Arnold Kling at Econolog points us to a very interesting experiment highlighted at Nature.com it was sparked by previous research (cited below) that indicates that receiving a "trust signal" increases the body's production of oxytocin):
I Googled "oxytocin and trust", and found out that earlier research found that oxytocin levels in subjects became elevated if they were given a signal that THEY were trusted:
The researchers, led by Ernst Fehr of the University of Zurich, investigated whether this effect can be produced simply by getting people to inhale oxytocin rather than stimulating them to produce it. Such chemicals, they explain, can easily enter the brain when sniffed.
In the game, investors were allotted 12 monetary credits, each worth 40 Swiss centimes (32 US cents), and asked to decide how much to give to the trustee. The participants knew that the investment would be quadrupled, and that the trustee could then decide how much, if any, to hand back.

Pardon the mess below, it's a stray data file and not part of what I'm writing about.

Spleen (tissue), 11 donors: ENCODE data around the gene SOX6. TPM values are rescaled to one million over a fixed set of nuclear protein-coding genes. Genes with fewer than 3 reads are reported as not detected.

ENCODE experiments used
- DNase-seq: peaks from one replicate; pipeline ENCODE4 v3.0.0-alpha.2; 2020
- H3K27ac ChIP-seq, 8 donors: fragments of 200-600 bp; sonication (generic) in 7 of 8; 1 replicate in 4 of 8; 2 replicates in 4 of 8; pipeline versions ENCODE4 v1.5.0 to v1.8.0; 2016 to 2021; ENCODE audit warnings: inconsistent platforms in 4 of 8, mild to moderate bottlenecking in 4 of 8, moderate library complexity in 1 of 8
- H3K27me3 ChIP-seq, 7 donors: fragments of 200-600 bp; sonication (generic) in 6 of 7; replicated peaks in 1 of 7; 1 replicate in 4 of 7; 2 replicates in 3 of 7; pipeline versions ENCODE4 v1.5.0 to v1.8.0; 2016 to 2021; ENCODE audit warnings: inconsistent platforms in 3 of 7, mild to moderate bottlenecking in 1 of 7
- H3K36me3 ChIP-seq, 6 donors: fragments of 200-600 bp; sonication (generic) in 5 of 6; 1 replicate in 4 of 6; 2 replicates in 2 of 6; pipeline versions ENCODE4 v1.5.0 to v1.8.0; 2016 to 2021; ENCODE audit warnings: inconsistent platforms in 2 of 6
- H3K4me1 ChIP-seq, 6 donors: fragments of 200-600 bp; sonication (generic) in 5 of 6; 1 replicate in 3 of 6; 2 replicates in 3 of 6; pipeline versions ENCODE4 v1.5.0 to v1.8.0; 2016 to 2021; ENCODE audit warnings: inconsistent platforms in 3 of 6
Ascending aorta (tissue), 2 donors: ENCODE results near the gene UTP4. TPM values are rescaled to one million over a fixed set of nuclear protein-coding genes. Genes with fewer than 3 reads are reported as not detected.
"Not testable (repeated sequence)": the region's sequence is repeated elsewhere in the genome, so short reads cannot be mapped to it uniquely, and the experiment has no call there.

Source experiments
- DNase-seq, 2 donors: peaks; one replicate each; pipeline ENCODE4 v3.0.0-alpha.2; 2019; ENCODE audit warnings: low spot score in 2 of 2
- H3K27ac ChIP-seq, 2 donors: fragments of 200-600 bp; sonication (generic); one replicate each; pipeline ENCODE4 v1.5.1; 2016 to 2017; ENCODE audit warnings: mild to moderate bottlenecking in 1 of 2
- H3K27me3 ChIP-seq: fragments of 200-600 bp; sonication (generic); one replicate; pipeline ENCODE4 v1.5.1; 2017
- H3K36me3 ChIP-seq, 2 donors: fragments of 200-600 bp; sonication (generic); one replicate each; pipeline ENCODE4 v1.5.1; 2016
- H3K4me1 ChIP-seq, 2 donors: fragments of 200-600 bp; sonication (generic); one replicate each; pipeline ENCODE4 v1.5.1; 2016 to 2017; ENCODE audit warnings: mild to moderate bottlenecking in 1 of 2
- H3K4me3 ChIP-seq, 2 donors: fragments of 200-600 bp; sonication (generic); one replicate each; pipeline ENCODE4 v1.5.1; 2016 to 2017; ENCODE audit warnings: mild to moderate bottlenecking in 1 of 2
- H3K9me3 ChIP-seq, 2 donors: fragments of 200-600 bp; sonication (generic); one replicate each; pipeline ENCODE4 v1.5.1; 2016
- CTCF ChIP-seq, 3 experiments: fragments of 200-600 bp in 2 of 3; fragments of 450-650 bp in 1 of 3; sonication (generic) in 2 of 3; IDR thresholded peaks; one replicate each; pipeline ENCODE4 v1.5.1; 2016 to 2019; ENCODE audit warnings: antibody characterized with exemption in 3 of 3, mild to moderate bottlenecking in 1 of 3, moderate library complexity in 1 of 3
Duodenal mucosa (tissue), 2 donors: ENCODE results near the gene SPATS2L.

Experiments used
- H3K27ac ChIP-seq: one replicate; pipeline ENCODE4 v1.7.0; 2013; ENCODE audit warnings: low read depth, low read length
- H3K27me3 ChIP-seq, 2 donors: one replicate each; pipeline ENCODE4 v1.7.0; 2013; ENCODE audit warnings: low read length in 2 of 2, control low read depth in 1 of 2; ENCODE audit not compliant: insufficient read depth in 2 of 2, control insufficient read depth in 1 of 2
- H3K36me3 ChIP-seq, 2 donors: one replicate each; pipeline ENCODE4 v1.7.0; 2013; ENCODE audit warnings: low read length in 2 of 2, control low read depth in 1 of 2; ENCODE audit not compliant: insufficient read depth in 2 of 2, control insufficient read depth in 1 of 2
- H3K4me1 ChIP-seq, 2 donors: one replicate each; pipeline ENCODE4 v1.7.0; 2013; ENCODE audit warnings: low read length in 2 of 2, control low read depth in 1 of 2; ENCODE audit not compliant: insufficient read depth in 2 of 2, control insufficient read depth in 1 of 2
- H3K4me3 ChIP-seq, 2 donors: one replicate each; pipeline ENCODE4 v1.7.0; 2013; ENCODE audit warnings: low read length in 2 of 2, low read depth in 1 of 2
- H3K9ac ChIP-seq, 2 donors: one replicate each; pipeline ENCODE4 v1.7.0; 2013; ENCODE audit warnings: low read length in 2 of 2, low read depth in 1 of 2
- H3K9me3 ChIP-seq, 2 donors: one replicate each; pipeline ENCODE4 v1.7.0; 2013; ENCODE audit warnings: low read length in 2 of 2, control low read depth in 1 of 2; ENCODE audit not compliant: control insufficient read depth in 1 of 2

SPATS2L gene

Investors were more willing to part with their cash when they inhaled the potion, Fehr's team reports in Nature1. Of 29 subjects given oxytocin, 13 handed over all of their cash. Only 6 of the 29 subjects given a placebo to sniff invested all 12 of their credits.
This is the first report that endogenous oxytocin in humans is related to social behaviors, which is consistent with a large animal literature. Subjects are put into a social dilemma in which absent communication, cooperative behavior can benefit both parties randomly assigned to a dyad. The dilemma arises because one participant must make a monetary sacrifice to signal the degree of trust in the other before the other's behavioral response is known. We show that receipt of a signal of trust is associated with a higher level of peripheral oxytocin than that in subjects receiving a random monetary transfer of the same average amount. Oxytocin levels were also related to trustworthy behavior (sharing a greater proportion of the monetary gains). We conclude that oxytocin may be part of the human physiology that motivates cooperation.Arnold asks, "What do you think will be the first practical application of this finding". The article referenced above indicates that it might be useful in treating conditions like autism, where social bonds are hard to make (or with economics and finance faculty, for that matter).
I could also see it being used in sales or negotiating settings (or at the singles bar...).
Hey, would I steer you wrong?